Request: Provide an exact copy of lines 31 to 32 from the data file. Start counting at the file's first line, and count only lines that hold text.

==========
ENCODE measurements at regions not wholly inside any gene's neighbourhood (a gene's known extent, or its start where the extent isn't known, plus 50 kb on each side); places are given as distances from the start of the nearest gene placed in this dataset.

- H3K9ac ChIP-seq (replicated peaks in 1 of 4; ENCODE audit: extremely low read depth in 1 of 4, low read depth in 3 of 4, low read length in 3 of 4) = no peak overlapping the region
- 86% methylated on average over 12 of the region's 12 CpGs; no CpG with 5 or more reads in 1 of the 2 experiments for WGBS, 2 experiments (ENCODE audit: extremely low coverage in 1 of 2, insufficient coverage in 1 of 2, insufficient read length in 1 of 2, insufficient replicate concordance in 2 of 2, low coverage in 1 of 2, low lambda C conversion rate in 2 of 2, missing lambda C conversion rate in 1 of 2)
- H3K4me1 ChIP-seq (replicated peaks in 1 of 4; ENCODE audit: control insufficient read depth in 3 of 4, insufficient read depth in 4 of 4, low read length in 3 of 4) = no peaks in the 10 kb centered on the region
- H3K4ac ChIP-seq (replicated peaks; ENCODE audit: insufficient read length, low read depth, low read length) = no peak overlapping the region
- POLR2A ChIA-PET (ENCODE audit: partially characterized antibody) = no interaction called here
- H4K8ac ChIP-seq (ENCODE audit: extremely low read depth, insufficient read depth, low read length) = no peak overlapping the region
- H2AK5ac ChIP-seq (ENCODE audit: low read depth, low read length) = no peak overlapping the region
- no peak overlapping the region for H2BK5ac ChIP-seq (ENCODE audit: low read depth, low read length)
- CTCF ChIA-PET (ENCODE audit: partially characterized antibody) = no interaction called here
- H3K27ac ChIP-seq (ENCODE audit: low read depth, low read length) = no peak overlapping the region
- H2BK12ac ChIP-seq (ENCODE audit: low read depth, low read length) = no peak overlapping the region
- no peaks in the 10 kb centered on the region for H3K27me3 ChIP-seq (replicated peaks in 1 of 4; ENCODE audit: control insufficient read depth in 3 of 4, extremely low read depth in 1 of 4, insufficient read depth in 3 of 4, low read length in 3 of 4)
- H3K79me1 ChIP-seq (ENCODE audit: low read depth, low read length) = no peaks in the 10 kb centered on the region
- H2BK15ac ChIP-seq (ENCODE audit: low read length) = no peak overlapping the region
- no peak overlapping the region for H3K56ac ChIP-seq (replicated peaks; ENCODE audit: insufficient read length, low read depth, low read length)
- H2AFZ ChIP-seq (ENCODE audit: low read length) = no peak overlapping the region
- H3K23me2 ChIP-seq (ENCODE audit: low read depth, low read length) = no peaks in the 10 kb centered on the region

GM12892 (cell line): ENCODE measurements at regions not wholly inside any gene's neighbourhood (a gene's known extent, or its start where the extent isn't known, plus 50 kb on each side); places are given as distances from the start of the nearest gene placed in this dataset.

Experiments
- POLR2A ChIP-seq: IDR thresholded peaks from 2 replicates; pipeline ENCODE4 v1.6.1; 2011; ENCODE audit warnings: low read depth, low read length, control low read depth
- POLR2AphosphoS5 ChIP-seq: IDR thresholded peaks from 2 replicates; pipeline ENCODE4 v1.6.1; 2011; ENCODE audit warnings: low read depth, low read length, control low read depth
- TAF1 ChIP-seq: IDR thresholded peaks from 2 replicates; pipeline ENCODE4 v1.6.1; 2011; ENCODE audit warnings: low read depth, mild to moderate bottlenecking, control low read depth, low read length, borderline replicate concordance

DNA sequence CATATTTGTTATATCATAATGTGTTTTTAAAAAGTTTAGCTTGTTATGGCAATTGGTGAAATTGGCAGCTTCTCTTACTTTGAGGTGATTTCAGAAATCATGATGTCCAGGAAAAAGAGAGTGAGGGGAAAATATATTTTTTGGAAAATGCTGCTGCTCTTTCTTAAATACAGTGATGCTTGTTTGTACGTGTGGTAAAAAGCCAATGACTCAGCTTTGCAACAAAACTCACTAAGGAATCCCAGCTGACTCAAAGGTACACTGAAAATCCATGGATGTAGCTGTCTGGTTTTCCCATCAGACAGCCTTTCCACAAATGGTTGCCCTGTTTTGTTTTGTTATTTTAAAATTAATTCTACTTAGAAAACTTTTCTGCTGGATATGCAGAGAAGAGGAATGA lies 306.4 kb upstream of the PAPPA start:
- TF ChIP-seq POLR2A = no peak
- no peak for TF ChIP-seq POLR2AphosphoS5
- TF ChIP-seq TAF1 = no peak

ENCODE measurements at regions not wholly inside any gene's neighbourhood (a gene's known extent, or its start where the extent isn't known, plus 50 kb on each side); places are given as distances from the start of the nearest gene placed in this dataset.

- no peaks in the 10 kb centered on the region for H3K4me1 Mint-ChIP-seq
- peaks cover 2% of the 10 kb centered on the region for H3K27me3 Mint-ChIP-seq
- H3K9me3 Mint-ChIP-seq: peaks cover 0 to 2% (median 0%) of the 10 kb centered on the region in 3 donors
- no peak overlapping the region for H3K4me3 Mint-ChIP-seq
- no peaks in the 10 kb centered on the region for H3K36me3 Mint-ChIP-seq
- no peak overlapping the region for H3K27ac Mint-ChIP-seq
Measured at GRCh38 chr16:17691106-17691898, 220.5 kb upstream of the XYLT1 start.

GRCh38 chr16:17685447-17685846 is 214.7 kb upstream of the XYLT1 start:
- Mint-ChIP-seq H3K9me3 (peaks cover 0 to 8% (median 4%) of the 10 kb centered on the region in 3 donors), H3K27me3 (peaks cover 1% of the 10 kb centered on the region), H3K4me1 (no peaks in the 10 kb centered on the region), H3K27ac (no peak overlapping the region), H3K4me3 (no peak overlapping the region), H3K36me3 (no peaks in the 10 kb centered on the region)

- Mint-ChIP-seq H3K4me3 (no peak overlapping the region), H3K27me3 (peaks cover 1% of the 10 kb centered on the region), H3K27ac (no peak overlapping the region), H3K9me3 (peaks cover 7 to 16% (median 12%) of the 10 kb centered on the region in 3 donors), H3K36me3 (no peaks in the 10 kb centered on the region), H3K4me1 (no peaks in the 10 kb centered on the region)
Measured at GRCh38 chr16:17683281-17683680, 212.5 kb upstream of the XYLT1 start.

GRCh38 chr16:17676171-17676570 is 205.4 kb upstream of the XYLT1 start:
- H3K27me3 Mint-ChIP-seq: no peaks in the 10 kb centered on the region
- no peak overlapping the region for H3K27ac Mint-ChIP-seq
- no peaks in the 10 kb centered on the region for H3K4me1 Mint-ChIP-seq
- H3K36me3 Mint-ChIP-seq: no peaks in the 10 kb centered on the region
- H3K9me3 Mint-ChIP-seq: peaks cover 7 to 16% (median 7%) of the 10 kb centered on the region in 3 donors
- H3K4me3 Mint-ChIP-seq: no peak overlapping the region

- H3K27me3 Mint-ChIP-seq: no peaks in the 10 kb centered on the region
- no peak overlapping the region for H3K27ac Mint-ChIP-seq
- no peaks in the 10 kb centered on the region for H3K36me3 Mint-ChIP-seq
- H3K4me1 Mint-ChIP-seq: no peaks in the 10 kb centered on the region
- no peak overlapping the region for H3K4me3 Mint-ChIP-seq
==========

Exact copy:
- H3K9me3 Mint-ChIP-seq: peaks cover 0 to 2% (median 0%) of the 10 kb centered on the region in 3 donors
- no peak overlapping the region for H3K4me3 Mint-ChIP-seq